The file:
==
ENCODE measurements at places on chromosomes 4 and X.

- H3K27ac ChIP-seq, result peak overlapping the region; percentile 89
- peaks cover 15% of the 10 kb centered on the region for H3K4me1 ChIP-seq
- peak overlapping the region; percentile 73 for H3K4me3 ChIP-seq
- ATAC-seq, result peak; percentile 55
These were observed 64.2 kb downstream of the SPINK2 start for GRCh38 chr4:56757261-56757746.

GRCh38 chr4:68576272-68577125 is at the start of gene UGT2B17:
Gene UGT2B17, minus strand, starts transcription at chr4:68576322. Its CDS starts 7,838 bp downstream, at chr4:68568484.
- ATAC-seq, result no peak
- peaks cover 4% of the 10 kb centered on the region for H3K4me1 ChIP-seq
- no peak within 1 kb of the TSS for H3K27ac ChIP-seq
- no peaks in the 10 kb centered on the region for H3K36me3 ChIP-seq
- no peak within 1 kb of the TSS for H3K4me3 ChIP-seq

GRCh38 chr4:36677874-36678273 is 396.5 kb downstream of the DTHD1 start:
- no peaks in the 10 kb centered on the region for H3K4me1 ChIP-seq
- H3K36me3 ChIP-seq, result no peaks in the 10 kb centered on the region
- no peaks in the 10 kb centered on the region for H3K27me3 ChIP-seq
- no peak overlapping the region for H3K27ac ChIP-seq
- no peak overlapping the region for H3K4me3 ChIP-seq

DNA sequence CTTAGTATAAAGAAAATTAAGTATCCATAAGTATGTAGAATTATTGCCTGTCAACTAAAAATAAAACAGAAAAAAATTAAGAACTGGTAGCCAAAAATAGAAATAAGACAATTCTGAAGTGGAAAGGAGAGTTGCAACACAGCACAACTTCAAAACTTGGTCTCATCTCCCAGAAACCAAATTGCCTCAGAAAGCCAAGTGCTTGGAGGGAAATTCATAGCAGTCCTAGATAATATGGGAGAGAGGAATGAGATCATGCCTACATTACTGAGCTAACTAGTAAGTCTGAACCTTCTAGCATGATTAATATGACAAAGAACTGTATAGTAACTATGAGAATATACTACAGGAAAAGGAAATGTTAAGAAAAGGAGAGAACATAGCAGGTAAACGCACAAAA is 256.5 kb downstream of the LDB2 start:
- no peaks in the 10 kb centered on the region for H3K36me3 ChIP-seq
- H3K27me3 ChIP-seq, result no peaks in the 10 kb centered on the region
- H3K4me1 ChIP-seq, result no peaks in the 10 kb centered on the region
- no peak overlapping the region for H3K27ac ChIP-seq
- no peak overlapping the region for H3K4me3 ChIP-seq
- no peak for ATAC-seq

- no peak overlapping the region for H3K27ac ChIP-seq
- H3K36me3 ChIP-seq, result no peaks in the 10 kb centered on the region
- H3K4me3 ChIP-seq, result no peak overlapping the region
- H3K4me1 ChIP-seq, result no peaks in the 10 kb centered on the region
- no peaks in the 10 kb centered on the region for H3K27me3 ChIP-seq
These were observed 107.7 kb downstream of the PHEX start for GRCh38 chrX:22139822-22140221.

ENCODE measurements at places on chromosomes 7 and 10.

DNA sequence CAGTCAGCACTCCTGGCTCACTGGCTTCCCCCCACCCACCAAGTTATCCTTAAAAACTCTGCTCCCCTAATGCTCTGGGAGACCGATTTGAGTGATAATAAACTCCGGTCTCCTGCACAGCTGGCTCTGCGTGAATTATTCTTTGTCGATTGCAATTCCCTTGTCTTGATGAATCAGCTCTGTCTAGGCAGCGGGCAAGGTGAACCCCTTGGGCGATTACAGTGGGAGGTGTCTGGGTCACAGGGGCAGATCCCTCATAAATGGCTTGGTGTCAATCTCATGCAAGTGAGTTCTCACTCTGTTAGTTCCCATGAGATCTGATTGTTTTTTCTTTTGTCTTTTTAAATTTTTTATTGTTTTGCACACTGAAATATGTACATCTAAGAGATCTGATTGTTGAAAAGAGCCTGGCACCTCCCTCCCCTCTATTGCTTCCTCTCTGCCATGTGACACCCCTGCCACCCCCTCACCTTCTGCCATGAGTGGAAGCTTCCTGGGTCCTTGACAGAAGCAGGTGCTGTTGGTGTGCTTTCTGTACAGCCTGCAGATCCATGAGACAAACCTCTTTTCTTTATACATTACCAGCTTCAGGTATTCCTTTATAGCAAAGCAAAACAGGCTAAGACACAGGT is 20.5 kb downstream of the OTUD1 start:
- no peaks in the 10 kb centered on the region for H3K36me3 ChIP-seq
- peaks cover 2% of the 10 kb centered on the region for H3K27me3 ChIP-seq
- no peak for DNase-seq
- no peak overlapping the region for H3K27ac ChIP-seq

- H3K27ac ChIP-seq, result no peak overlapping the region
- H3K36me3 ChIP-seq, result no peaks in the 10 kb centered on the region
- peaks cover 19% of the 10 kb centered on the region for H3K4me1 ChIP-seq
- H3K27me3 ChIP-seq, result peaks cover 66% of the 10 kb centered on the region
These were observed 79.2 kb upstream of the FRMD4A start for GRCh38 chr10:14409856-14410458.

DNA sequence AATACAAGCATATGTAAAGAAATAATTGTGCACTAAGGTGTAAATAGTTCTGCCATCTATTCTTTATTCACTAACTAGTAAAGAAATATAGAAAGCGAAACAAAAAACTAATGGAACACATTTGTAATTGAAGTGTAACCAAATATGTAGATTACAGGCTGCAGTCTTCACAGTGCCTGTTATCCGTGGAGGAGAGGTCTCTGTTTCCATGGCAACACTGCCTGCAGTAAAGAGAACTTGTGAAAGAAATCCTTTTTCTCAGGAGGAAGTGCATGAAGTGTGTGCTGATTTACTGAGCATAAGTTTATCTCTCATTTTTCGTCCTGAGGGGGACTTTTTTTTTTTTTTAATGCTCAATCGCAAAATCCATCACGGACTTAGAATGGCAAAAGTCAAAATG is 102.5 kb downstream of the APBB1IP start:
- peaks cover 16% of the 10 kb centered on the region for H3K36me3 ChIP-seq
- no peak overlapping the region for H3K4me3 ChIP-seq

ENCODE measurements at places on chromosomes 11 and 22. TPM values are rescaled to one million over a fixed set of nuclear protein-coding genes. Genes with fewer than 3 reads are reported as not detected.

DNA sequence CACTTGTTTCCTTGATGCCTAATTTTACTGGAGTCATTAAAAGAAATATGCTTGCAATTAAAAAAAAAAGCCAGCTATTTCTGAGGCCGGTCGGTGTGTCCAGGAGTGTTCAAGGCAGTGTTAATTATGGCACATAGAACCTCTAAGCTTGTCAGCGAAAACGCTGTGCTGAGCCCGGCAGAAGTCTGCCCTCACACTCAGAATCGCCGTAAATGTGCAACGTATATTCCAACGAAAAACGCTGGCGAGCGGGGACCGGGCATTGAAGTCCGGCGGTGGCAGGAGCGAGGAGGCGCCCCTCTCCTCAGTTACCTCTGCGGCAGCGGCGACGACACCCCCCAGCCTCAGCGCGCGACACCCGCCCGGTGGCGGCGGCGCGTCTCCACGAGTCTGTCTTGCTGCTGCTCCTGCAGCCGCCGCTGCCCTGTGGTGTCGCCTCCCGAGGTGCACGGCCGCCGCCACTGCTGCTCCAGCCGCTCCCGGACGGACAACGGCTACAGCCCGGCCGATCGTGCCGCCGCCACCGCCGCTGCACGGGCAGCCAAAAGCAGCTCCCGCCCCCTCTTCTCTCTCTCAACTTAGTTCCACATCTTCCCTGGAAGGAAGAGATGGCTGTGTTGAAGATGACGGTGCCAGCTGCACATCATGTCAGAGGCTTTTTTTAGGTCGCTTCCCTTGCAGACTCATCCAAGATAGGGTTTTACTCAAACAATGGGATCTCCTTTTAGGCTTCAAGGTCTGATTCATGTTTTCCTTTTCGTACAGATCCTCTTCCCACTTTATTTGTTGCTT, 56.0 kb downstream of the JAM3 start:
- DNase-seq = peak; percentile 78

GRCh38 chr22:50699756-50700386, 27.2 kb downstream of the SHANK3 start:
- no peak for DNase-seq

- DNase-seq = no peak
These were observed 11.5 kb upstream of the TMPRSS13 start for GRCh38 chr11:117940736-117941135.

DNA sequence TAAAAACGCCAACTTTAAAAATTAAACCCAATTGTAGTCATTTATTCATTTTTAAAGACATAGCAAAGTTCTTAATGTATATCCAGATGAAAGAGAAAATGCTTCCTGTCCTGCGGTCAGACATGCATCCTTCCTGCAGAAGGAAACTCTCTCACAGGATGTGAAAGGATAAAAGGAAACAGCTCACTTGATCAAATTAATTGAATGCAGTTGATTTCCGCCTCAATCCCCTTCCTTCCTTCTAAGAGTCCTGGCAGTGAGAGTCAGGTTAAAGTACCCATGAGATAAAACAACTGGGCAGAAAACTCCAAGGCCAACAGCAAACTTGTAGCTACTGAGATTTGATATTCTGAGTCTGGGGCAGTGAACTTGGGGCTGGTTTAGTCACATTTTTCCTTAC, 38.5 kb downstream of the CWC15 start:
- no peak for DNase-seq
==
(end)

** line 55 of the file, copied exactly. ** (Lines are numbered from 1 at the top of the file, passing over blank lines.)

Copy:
- no peak for DNase-seq